During the 2019 election, the issue flared briefly after Conservatives placed ads — mainly through ethnic media — claiming that Trudeau’s Liberals planned to legalize all drugs, including heroin.

Already beleaguered, Trudeau not only denied it, he quickly disavowed the resolution overwhelmingly passed at the party’s 2018 convention that called on the Canadian government to treat addiction as a health issue, expand treatment and harm reduction services, and decriminalize personal-use possession of all drugs, with people diverted away from the criminal courts and into treatment.

Trudeau disavowed it again this week when a Liberal backbencher’s private member’s bill was put on the order paper.

Liberal member of Parliament Nathaniel Erskine-Smith (in front) pictured in 2018.

Adrian Wyld/The Canadian Press

Depending on how you read Bill C-236, it’s either calling for decriminalization or legalization. Regardless, the fact that Nathaniel Erskine-Smith’s bill will be debated at least gets it on the political agenda because unless there are some major changes, Canadians are going to continue dying at these unacceptably high rates that have already caused the national life expectancy to drop.

Erskine-Smith, an Ontario MP from the Beaches-East York riding, favours a Portugal-style plan of which decriminalization plays only a small part.

But parliamentary rules forbid private member’s bills from committing the government to any new spending, so he said his bill could only narrowly focus on decriminalization.

The slim bill says charges could be laid “only if … the individual cannot be adequately dealt with by a warning or referral (to a program agency or service provider) … or by way of alternative measures.”

Erskine-Smith disagreed with the suggestion that it gives too much discretionary power to police — especially since in B.C., it’s prosecutors, not police, who determine whether charges are laid.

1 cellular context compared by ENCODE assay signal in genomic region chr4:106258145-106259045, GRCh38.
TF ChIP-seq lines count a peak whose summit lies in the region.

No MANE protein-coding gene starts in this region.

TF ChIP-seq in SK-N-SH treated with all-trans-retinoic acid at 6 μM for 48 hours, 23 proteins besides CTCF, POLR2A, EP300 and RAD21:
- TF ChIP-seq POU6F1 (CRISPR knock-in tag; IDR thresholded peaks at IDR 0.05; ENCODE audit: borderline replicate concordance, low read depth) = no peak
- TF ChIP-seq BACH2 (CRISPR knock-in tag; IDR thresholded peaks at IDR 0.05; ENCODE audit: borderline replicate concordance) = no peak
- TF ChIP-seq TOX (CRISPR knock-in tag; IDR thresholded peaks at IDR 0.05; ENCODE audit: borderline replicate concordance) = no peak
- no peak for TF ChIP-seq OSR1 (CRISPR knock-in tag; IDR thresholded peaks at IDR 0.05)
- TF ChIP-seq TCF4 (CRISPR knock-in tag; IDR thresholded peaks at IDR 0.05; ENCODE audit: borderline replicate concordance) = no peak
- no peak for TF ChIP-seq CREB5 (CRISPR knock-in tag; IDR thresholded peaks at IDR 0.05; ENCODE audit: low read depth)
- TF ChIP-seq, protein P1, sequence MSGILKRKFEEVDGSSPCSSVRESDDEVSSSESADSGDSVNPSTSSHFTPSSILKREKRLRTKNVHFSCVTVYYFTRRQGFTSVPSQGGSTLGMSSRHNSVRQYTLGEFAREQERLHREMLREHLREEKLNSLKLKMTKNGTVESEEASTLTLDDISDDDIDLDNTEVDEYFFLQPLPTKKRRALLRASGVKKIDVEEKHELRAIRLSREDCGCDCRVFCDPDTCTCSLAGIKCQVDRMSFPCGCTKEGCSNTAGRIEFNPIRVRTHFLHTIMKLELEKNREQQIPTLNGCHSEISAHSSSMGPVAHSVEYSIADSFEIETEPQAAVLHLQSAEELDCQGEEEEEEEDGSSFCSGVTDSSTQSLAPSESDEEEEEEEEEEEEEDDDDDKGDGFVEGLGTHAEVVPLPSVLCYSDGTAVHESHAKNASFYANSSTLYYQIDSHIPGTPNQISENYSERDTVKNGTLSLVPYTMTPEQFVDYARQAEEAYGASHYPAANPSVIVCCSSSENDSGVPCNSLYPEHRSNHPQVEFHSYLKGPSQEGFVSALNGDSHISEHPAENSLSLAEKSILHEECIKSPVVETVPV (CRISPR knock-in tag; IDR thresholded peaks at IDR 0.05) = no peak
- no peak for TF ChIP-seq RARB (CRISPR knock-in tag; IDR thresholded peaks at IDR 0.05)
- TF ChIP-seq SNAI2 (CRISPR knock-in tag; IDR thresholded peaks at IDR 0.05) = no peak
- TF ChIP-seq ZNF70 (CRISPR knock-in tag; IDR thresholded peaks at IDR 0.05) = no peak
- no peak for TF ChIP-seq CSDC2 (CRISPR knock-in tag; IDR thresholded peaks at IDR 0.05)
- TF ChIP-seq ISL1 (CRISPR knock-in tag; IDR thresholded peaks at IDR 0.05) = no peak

Still, what he proposes is quite different from what happens in Portugal.

There, police have no discretionary power. People found with illicit drugs are arrested and taken to the police station where the drugs are weighed, and the person is either charged with possession and sent to court or diverted to the Commission for the Dissuasion of Drug Use to meet with social workers, therapists and addictions specialists who map out a plan.

Since private members’ bills rarely pass, Erskine-Smith doesn’t hold out much hope for his.

It created a firestorm on social media, with some recovery advocates pitted against advocates for harm reduction, including full legalization.


Federal Conservatives also repeated their trope that drug legalization is part of Trudeau’s secret agenda.

Meanwhile, Alberta’s United Conservative government inflamed some harm-reduction advocates with the release of a report on the adverse social and economic impacts of safe consumption sites, even though it didn’t recommend shutting them down.

The report acknowledged that they play an important role in a continuum of care, but it also called for beefed-up enforcement to lessen the chaos that often surrounds them.

The committee questioned some data provided to them that suggested Lethbridge — population 92,730 — may be the world’s most-used injection site.